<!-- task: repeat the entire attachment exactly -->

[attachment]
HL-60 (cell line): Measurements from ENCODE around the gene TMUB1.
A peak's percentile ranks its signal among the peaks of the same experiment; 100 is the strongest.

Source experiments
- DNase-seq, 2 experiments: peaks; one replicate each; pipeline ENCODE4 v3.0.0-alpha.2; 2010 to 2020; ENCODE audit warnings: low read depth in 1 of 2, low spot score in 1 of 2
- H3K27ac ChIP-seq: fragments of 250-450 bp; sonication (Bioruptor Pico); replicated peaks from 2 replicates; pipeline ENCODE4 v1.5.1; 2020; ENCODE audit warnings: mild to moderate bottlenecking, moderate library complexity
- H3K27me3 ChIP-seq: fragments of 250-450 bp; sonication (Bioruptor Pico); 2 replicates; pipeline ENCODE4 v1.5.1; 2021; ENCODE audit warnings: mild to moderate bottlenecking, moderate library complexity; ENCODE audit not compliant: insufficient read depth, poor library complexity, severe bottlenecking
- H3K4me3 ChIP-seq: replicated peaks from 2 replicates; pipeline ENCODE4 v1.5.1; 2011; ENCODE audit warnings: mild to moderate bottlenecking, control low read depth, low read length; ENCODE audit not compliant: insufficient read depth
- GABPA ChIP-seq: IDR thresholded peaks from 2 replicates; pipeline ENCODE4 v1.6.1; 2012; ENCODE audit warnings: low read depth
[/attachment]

HL-60 (cell line): Measurements from ENCODE around the gene TMUB1.
A peak's percentile ranks its signal among the peaks of the same experiment; 100 is the strongest.

Source experiments
- DNase-seq, 2 experiments: peaks; one replicate each; pipeline ENCODE4 v3.0.0-alpha.2; 2010 to 2020; ENCODE audit warnings: low read depth in 1 of 2, low spot score in 1 of 2
- H3K27ac ChIP-seq: fragments of 250-450 bp; sonication (Bioruptor Pico); replicated peaks from 2 replicates; pipeline ENCODE4 v1.5.1; 2020; ENCODE audit warnings: mild to moderate bottlenecking, moderate library complexity
- H3K27me3 ChIP-seq: fragments of 250-450 bp; sonication (Bioruptor Pico); 2 replicates; pipeline ENCODE4 v1.5.1; 2021; ENCODE audit warnings: mild to moderate bottlenecking, moderate library complexity; ENCODE audit not compliant: insufficient read depth, poor library complexity, severe bottlenecking
- H3K4me3 ChIP-seq: replicated peaks from 2 replicates; pipeline ENCODE4 v1.5.1; 2011; ENCODE audit warnings: mild to moderate bottlenecking, control low read depth, low read length; ENCODE audit not compliant: insufficient read depth
- GABPA ChIP-seq: IDR thresholded peaks from 2 replicates; pipeline ENCODE4 v1.6.1; 2012; ENCODE audit warnings: low read depth